The sources also pushed back on Gates' apparent assumption that politics never plays into any decisions regarding war.
It's not "disingenuous to take into account where the American people are when it comes to war," one source said. Another source said, "Military action needs the support of the American people."
Another source said that while the President "was very fond of Gates," the defense chief and vice president were never close.
Gates also suggests that Obama and Secretary of State Hillary Clinton had political motives for their positions on Iraq.
"Hillary told the president that her opposition to the  surge in Iraq has been political because she was facing him in the Iowa primary,” Gates writes. “The president conceded vaguely that opposition to the Iraq surge had been political. To hear the two of them making these admissions, and in front of me, was as surprising as it was dismaying."
A former White House official responded saying, "President Obama evaluated the merits of the surge but his opposition to it was not political, rather in line with his thought that more of the same was not the right path."
And Democratic groups backing Clinton pointed to her commitment to defeating al Qaeda and ending the wars in Iraq and Afghanistan, also noting the praise Gates offers of Clinton as a person in the book.
Gates also offers a scathing critique of Congress calling the legislative body "uncivil, incompetent at fulfilling their basic constitutional responsibilities (such as timely appropriations), micromanagerial, parochial, hypocritical, egotistical, thin-skinned and prone to put self (and re-election) before country."
"Congress is best viewed from a distance – the farther the better – because up close, it is truly ugly," Gates wrote in a piece in the Wall Street Journal, which was adapted from his book.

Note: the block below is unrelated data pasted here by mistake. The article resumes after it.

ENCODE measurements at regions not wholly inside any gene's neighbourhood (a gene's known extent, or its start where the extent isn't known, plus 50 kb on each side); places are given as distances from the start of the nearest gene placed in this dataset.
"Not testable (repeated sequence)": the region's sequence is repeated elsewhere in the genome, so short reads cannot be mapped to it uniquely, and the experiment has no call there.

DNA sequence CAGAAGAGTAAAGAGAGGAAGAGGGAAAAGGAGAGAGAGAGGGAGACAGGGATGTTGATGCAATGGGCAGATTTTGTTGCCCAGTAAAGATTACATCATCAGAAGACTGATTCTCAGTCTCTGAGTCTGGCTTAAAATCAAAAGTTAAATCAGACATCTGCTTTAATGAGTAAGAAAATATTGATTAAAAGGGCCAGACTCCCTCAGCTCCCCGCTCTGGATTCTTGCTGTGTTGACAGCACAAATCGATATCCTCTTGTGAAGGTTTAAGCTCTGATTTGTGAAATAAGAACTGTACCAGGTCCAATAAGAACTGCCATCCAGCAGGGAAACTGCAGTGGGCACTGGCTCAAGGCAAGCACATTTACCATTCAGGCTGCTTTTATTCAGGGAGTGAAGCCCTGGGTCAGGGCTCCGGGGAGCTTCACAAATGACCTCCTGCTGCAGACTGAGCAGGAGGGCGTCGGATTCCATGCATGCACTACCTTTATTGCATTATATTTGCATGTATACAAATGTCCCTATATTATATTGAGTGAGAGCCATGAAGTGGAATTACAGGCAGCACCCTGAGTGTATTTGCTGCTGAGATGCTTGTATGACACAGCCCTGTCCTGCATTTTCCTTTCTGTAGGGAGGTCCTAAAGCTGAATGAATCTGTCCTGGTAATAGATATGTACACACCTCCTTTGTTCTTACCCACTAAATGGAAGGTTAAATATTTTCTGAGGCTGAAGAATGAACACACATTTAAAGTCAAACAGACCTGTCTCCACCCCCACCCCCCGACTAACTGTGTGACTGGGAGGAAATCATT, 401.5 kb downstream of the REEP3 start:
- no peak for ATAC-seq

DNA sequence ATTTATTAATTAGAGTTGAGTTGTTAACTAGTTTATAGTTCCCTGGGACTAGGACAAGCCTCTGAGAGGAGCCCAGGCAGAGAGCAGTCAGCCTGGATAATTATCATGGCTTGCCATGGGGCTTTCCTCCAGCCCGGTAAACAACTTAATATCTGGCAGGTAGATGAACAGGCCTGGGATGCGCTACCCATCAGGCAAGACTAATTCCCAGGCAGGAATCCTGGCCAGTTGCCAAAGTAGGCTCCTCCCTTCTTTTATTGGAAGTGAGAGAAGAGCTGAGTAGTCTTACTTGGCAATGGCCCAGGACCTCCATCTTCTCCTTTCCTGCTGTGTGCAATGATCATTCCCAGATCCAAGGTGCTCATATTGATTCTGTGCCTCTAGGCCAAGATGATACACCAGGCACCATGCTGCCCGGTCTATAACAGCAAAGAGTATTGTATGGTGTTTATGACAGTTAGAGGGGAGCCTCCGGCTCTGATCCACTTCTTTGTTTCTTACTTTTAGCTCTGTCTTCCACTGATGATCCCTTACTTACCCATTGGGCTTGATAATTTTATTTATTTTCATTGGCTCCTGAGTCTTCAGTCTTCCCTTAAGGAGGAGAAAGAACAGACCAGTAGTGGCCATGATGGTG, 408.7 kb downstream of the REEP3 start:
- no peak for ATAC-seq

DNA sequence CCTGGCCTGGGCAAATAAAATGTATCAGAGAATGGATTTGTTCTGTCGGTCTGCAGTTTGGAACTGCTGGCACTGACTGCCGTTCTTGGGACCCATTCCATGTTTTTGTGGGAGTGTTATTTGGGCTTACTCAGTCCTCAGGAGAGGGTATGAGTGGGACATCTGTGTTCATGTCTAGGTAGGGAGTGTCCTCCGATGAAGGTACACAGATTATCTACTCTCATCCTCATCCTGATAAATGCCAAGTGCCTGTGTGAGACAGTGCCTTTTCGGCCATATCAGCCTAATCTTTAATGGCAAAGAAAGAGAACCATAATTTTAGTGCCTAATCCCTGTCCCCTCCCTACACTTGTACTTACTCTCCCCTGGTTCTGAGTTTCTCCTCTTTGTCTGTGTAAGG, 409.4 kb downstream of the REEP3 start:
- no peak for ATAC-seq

Critics have indicated it would have been more appropriate to wait to release the harsh critique until after Obama leaves office.
But a source close to Gates says he stands by the content and the timing of the book, adding that he didn't want to wait because he believed the content of his book is all still relevant and the content should be discussed real time.
Another source familiar with Gates' thinking told CNN Chief National Correspondent John King that the book was ready to be published in June 2012, an even more politically sensitive time months before the November elections, but Gates waited.
That same source said that the former defense secretary believes Bob Woodward, the longtime Washington Post reporter who reviewed Gates' memorial, has an anti-Obama bias, evident in his account of the book. The source notes the quotes from the memoir in Woodward's review are accurate.
The source also says that Gates was aware of the controversies the book would cause but "just didn't want to pull any punches," saying many books like this are bland because the person writing it either has political ambition or is too close to a big mistake to be fully candid.
Gates realized the toll the job was taking on him, according to the source, and had "become so paternal in concern for the troops" and erred on the side of caution, rather than effectiveness.
CNN's Kevin Liptak, Barbara Starr, Dana Bash, Dan Merica, Dana Davidsen and Ashley Killough contributed to this report.